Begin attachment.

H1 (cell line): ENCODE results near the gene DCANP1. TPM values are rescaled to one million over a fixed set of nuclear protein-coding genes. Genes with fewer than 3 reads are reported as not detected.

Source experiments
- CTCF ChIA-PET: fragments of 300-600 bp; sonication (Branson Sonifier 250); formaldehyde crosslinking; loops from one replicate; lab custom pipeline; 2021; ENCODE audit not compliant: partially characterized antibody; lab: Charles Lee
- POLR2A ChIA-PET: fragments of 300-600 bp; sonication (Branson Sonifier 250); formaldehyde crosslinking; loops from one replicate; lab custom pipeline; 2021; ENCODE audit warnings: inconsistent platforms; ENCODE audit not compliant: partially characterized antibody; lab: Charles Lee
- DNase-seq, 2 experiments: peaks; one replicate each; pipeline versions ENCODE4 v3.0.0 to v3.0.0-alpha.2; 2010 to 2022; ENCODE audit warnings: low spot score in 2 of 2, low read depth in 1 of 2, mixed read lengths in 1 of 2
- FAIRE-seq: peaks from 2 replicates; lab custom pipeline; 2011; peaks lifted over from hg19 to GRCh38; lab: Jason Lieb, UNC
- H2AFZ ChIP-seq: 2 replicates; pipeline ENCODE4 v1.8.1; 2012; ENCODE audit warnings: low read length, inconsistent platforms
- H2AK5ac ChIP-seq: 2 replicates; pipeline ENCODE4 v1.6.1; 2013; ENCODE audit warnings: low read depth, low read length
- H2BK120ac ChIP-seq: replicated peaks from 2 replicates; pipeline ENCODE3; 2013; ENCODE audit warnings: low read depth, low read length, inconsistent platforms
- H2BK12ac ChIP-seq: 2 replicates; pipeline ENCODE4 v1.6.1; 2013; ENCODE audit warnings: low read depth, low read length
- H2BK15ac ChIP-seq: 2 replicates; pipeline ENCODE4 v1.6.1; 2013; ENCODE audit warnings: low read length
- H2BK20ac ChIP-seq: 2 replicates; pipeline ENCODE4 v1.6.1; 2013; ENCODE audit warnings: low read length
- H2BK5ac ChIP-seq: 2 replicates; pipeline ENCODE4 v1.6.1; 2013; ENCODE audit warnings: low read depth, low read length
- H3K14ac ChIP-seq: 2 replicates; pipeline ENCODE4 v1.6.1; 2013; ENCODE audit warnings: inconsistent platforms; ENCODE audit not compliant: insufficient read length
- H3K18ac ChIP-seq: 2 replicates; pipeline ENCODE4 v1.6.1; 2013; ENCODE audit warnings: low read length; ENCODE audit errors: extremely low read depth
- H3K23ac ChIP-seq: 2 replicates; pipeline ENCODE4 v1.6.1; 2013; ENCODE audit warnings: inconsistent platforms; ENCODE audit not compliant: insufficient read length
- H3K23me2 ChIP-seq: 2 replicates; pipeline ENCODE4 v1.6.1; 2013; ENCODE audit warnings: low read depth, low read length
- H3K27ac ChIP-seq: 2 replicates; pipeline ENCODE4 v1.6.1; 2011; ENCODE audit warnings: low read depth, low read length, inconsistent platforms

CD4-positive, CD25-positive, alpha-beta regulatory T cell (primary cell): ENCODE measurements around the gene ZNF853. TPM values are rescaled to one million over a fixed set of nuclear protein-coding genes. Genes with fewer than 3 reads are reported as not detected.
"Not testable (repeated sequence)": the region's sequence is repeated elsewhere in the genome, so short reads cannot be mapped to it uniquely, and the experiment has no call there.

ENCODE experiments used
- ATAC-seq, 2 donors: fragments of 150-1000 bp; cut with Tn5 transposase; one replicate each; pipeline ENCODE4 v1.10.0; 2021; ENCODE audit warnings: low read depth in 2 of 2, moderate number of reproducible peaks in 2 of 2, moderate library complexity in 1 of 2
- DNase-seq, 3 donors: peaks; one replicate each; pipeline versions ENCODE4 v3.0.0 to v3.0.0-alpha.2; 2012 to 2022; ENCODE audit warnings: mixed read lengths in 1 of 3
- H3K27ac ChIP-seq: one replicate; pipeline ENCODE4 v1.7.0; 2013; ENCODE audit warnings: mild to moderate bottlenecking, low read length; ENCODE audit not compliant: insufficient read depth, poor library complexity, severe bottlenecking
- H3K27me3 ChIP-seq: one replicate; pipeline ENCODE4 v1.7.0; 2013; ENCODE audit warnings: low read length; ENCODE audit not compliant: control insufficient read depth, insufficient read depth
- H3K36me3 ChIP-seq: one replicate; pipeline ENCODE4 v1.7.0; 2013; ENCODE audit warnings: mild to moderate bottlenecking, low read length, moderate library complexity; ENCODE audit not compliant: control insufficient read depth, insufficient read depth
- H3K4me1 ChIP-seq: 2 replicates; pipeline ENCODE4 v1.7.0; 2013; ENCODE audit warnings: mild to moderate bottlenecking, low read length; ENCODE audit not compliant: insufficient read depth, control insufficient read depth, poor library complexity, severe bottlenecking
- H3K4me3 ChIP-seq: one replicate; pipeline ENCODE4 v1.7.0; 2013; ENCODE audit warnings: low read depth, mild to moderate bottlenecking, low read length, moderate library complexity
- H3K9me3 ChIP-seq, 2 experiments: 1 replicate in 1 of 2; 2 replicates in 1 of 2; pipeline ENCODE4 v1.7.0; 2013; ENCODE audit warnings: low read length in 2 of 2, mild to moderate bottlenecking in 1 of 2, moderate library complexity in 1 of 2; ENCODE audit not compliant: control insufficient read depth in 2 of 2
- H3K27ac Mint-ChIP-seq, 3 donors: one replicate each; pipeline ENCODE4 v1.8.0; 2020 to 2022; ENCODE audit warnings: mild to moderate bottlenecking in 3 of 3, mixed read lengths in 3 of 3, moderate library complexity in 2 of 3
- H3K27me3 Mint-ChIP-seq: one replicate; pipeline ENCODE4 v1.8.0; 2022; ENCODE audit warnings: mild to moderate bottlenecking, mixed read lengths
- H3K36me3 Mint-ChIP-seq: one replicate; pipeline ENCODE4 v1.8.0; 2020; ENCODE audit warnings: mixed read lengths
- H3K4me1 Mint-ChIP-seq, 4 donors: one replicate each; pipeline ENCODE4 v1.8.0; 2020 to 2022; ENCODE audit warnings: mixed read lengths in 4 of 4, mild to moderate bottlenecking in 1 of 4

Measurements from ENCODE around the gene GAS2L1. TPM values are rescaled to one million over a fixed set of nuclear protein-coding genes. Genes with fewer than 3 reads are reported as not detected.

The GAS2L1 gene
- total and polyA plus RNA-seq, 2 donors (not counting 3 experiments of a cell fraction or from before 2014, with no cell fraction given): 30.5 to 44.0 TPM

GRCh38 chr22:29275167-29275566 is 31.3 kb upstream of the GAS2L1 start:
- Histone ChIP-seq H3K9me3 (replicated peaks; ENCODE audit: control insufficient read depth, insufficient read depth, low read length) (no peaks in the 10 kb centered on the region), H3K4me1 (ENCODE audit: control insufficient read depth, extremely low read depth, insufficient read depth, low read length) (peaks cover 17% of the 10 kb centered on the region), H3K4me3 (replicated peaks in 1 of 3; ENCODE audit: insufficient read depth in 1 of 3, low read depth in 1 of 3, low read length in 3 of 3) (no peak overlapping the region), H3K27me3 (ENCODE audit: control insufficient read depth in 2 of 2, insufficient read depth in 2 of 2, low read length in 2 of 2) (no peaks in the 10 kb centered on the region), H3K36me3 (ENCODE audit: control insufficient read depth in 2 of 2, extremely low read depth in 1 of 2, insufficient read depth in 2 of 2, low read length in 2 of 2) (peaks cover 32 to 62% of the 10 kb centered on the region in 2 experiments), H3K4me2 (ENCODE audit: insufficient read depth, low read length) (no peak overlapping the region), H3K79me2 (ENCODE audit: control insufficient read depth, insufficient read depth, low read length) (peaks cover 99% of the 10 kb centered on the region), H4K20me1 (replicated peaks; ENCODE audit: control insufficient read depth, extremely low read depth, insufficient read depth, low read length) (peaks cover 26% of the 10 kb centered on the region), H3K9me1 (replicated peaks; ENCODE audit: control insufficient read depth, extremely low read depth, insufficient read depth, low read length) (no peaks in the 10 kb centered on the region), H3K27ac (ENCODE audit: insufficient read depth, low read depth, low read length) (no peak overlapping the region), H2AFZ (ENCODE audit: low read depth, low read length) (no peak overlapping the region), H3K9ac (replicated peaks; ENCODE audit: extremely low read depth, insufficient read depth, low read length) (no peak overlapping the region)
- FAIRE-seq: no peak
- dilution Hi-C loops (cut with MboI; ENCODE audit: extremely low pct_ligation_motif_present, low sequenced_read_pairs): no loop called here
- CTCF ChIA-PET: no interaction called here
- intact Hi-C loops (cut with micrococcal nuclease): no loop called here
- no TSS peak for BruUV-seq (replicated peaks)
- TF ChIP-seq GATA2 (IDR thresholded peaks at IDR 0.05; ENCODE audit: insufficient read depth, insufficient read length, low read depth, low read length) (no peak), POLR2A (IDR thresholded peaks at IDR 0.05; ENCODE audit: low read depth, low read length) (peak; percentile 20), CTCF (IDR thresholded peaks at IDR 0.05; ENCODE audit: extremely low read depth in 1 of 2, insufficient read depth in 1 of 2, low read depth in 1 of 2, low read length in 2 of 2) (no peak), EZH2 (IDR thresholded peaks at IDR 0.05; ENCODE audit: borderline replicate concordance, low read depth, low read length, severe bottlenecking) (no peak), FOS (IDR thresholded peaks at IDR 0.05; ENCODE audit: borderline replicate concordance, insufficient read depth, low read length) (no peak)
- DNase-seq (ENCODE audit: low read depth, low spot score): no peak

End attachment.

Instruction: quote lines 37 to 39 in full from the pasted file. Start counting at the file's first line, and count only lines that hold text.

GRCh38 chr22:29275167-29275566 is 31.3 kb upstream of the GAS2L1 start:
- Histone ChIP-seq H3K9me3 (replicated peaks; ENCODE audit: control insufficient read depth, insufficient read depth, low read length) (no peaks in the 10 kb centered on the region), H3K4me1 (ENCODE audit: control insufficient read depth, extremely low read depth, insufficient read depth, low read length) (peaks cover 17% of the 10 kb centered on the region), H3K4me3 (replicated peaks in 1 of 3; ENCODE audit: insufficient read depth in 1 of 3, low read depth in 1 of 3, low read length in 3 of 3) (no peak overlapping the region), H3K27me3 (ENCODE audit: control insufficient read depth in 2 of 2, insufficient read depth in 2 of 2, low read length in 2 of 2) (no peaks in the 10 kb centered on the region), H3K36me3 (ENCODE audit: control insufficient read depth in 2 of 2, extremely low read depth in 1 of 2, insufficient read depth in 2 of 2, low read length in 2 of 2) (peaks cover 32 to 62% of the 10 kb centered on the region in 2 experiments), H3K4me2 (ENCODE audit: insufficient read depth, low read length) (no peak overlapping the region), H3K79me2 (ENCODE audit: control insufficient read depth, insufficient read depth, low read length) (peaks cover 99% of the 10 kb centered on the region), H4K20me1 (replicated peaks; ENCODE audit: control insufficient read depth, extremely low read depth, insufficient read depth, low read length) (peaks cover 26% of the 10 kb centered on the region), H3K9me1 (replicated peaks; ENCODE audit: control insufficient read depth, extremely low read depth, insufficient read depth, low read length) (no peaks in the 10 kb centered on the region), H3K27ac (ENCODE audit: insufficient read depth, low read depth, low read length) (no peak overlapping the region), H2AFZ (ENCODE audit: low read depth, low read length) (no peak overlapping the region), H3K9ac (replicated peaks; ENCODE audit: extremely low read depth, insufficient read depth, low read length) (no peak overlapping the region)
- FAIRE-seq: no peak